Depending on your standpoint, the new Wilburys Collection sets up a good news bad news scenario. If you have a deluxe edition already, good news. If you waited ‘til today to pick up one, bad news: you‘ll have a hard time finding one, although it is not impossible yet. For people who only want the music for their iPod, the standard edition will suit them. But for those who like to hold something physical in our hands, the deluxe edition lived up to its hype.
The hardbound book is a perfect balance between personal photos and notes, unused promotional photos, and design concepts from both Wilbury albums seamlessly meshed into one solid package. For a story that involves a lot of fun and silliness in the recording studio, putting together this collection was obviously taken very seriously.
Mixed feelings on the DVD, though. The documentary is, for me anyway, an unprecedented look at these guys just hanging out. It’s exciting to hear (especially) Jeff outside of sit-down interview talking points. The part where Roy finishes a take and Jeff says “That was brilliant…” was particularly refreshing.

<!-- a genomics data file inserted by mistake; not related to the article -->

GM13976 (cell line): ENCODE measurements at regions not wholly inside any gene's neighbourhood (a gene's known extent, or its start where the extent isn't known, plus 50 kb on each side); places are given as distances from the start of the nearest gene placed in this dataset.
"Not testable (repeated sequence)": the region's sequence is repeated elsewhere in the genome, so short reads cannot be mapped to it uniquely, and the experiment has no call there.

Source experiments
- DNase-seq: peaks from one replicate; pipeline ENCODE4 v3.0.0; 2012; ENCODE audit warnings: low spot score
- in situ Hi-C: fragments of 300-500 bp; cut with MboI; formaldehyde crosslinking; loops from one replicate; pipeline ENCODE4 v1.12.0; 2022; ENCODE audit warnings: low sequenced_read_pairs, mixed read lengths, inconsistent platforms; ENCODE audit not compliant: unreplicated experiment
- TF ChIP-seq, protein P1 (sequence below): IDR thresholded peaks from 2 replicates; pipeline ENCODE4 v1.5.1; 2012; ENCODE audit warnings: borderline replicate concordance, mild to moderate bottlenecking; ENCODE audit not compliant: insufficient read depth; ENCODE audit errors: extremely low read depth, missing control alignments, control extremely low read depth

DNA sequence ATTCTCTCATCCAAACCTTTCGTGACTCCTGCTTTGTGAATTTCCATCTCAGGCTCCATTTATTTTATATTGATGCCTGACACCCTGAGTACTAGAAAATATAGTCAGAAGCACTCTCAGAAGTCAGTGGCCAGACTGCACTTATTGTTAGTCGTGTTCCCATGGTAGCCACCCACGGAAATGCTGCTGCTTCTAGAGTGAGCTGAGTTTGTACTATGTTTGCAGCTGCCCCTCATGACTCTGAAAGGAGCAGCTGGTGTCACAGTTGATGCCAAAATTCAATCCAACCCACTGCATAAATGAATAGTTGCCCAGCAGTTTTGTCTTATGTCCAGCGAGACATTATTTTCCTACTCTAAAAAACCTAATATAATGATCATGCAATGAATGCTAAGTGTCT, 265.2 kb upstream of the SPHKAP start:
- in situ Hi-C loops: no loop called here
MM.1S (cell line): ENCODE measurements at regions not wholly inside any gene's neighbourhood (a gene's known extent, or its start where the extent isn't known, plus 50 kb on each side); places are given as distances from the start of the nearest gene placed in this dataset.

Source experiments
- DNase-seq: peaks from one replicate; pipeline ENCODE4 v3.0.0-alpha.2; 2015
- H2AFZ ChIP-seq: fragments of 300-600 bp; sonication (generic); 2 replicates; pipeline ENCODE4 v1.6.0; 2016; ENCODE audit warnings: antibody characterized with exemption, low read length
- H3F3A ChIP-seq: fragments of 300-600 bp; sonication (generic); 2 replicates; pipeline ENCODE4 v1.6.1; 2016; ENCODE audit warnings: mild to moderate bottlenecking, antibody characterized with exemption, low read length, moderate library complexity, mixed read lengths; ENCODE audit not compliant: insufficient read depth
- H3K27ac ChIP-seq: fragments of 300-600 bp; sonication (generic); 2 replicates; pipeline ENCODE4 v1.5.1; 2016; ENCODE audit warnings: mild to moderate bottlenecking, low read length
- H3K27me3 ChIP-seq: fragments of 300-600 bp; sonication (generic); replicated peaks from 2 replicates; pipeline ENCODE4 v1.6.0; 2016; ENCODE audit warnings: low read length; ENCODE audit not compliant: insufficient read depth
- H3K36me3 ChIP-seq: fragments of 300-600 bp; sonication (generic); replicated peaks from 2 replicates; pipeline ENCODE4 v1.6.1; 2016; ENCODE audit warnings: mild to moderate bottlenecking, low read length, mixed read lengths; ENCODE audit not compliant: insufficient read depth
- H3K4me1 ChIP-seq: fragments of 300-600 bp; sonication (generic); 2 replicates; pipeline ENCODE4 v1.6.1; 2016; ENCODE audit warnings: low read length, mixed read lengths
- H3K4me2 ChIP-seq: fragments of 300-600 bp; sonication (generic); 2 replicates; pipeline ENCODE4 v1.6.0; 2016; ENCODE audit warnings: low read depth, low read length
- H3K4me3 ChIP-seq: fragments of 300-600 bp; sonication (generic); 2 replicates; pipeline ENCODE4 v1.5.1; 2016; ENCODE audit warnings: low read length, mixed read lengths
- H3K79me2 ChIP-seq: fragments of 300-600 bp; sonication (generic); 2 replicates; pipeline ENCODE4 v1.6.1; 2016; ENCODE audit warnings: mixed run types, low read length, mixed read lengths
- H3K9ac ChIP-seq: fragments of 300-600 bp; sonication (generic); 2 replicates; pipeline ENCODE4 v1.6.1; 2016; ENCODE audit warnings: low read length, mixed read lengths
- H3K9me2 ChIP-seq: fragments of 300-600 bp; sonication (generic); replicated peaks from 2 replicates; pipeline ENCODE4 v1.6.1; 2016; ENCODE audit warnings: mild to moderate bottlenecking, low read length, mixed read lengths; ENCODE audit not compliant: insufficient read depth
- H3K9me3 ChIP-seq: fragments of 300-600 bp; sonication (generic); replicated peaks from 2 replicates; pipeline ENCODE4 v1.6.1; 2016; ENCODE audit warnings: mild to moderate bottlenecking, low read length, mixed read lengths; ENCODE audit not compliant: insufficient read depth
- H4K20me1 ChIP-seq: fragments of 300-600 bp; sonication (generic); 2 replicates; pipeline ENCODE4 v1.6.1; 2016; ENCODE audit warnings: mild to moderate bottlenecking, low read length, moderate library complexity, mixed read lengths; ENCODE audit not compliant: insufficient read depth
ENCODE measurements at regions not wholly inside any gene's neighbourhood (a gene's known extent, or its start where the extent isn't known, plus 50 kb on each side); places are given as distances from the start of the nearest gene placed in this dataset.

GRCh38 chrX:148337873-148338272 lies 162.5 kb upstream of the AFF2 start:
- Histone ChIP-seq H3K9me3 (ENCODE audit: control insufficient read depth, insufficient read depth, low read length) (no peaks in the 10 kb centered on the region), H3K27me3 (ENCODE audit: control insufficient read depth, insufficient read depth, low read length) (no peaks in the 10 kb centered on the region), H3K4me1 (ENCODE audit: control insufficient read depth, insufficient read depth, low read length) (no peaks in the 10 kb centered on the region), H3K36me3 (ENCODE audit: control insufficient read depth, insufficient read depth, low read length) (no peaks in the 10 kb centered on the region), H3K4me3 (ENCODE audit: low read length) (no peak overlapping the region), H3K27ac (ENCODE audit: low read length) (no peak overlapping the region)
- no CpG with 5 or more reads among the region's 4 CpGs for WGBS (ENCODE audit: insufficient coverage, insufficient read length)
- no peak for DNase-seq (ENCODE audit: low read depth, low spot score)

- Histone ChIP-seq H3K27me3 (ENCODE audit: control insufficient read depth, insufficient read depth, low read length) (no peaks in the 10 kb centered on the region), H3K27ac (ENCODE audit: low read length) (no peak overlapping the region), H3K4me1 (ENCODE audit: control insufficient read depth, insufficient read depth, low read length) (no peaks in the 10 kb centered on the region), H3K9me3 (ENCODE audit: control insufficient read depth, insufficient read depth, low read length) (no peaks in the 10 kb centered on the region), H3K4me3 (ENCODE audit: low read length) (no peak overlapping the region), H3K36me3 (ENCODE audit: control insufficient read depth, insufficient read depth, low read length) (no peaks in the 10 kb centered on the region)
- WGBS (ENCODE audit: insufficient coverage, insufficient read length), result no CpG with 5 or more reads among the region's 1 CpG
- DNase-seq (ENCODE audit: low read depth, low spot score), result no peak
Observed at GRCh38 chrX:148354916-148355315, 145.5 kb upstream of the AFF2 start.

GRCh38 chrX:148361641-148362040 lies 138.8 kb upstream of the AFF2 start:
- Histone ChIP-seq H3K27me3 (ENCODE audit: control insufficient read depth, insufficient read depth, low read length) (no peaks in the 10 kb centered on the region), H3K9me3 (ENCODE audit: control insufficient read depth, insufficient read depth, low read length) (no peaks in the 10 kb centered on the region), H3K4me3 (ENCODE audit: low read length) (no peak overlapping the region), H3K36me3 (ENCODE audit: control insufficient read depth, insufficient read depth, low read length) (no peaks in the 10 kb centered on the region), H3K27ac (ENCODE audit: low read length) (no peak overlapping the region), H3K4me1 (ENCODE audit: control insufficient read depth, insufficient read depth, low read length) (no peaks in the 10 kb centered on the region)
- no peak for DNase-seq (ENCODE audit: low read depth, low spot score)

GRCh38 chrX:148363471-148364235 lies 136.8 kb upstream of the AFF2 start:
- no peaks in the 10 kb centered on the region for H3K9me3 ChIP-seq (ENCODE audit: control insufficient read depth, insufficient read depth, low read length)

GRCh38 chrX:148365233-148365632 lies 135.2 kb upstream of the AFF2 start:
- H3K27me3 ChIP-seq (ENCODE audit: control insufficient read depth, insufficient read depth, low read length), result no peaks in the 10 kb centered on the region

The downside to the DVD: all of the promo videos (sans Handle With Care) were re-edited. Opening establishing shots, parts of Dylan riding a bike, most a scene where Dylan was singing something other than “don’t it make you want to twist and shout when you’re inside out” with George trying not to laugh, people dancing goofy to the Wilbury Twist, the entire wide shot of Wilbuys performing She’s My Baby, George pretending to slip in front of the microphone and Jeff’s reaction shot, I can go on and on. All of them are very good and funny moments, most of all them were cut out. That’s a huge disappointment, but so far, it’s the only disappointment.
As with any good remastering job, so much more detail is revealed. In a few places, there are hints that some tracks were ever so slightly remixed. Not so much on Volume One. The Devil’s Been Busy is the most obvious example, but many people won’t recognize the difference. Long story short, the music has powerful sound that still managed to uncover things we haven’t heard before.
The bonus tracks, as many of you know, have been out on bootlegs for years and we may have grown accustomed to hearing them intheir unfinished state, but…
Maxine: excellent excellent excellent.
Like A Ship: Again, mixed emotions here. I like hearing it fresh at last, but at times, there’s way too much happening at once.
Runaway: I love the count in, but found it to be an odd place to bring in the drum and bass line. That’s going to take getting used to. The clavioline pretty much clones this version to the Del Shannon original. I’m leaning towards preferring the Spanish guitar solo on the original and slightly more blunt Wilbury version from the She’s My Baby single. So don’t throw away your She’s My Baby singles, or any original promo videos or Wilburys CDs for that matter. They may still hold some of their value.
This is quite a collection to savor, though.